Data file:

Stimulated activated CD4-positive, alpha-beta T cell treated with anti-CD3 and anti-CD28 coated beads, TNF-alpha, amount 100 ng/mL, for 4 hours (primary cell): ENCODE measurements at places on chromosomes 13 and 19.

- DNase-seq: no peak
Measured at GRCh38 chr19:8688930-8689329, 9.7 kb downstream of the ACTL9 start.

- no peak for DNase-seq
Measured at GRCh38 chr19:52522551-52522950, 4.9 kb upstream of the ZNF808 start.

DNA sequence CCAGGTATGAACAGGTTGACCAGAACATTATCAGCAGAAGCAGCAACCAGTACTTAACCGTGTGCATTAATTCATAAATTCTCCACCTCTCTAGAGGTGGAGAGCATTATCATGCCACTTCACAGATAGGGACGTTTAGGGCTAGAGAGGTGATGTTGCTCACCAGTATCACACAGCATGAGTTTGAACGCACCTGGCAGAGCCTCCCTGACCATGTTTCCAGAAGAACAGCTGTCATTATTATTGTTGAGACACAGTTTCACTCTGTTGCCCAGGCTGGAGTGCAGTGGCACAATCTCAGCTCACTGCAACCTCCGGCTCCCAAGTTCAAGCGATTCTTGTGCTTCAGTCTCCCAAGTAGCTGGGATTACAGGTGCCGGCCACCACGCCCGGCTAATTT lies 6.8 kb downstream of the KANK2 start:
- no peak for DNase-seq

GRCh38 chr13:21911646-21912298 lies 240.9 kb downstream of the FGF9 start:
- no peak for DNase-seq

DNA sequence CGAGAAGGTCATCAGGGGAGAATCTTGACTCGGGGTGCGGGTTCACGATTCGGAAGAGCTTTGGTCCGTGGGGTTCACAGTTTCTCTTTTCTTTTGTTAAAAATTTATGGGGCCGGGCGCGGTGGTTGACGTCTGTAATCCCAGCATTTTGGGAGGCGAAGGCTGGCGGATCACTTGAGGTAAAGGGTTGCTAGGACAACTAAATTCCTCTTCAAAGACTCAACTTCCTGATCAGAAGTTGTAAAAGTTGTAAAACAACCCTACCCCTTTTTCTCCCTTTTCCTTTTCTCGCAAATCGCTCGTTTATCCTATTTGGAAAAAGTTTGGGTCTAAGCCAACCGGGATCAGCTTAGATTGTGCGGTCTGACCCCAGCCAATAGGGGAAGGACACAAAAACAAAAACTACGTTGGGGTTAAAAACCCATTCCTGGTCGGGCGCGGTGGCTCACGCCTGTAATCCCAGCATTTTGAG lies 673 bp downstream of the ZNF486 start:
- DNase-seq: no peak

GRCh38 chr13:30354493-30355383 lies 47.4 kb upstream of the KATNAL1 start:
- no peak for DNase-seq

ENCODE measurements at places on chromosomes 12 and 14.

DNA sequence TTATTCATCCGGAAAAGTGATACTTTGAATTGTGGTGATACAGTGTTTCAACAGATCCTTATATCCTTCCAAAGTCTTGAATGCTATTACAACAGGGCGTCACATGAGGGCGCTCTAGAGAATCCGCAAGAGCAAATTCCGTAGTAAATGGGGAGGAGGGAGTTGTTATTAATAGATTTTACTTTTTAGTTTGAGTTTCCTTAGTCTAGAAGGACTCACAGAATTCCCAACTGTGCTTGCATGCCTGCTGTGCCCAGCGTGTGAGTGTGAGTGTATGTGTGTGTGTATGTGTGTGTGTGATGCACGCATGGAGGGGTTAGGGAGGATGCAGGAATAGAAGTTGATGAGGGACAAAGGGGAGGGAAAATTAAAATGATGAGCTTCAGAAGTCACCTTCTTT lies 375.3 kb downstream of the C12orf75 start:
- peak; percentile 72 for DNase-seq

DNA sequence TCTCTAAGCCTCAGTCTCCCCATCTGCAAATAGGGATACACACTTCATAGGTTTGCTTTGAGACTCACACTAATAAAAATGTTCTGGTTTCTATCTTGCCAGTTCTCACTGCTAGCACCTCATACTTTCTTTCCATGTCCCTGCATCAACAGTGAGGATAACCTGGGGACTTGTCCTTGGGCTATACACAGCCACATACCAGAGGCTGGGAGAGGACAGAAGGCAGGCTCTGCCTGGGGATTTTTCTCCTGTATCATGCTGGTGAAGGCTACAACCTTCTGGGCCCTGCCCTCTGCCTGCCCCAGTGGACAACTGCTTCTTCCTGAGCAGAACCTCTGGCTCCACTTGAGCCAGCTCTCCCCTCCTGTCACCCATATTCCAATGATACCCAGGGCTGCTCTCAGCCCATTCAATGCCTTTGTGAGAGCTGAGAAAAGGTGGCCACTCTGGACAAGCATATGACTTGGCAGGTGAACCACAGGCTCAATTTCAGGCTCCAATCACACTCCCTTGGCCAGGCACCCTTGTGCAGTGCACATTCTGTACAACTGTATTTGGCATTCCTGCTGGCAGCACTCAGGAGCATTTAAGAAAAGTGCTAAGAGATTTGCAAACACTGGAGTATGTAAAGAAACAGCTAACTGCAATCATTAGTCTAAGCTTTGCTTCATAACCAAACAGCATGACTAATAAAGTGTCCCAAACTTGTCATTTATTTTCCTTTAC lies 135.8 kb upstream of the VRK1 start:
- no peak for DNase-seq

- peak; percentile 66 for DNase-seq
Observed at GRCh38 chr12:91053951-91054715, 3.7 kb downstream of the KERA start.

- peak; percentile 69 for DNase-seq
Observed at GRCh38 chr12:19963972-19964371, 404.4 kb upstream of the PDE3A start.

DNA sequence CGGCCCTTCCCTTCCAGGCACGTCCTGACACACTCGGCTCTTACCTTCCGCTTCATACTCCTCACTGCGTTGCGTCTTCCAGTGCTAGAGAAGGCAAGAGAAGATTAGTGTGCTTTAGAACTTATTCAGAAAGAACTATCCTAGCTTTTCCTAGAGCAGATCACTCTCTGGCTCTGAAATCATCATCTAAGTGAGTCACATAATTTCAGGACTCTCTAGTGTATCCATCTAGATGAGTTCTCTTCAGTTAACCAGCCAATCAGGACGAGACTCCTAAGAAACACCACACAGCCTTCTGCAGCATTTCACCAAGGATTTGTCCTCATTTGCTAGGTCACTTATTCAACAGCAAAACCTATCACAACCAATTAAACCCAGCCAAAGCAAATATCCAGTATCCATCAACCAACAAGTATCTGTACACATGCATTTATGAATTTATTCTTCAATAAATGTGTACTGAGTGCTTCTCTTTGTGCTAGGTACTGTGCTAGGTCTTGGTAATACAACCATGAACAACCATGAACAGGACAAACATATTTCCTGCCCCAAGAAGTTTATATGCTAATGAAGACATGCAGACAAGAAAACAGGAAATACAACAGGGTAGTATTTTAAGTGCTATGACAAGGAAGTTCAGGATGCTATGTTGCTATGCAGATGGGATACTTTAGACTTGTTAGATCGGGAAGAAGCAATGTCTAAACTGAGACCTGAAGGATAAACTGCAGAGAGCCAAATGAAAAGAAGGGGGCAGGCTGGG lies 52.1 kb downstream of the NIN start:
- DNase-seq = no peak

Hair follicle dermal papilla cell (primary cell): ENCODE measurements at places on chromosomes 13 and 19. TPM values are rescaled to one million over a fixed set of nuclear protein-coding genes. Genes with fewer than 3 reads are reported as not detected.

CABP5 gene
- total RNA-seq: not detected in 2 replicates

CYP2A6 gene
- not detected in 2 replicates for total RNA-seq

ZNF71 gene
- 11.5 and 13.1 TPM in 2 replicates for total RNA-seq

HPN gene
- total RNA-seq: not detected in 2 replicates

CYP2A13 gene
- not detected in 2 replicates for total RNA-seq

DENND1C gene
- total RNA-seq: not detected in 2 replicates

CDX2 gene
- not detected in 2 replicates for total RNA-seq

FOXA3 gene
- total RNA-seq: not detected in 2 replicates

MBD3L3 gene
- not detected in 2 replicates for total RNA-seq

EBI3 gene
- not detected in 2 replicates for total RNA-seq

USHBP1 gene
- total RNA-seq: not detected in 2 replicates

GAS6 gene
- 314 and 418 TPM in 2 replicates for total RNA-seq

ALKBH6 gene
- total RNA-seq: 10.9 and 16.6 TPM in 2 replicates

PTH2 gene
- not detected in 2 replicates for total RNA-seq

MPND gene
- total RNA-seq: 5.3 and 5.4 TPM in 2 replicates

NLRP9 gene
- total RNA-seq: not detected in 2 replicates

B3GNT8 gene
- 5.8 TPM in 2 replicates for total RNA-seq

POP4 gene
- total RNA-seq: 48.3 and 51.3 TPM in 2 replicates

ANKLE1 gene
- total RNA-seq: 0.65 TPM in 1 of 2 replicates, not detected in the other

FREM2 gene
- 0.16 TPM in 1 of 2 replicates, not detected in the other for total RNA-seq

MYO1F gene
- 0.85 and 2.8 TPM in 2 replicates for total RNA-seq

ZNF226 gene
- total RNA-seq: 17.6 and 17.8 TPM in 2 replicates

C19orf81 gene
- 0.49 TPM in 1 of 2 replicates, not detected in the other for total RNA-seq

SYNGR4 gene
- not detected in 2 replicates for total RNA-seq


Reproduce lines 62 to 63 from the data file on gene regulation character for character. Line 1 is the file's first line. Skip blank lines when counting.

ANKLE1 gene
- total RNA-seq: 0.65 TPM in 1 of 2 replicates, not detected in the other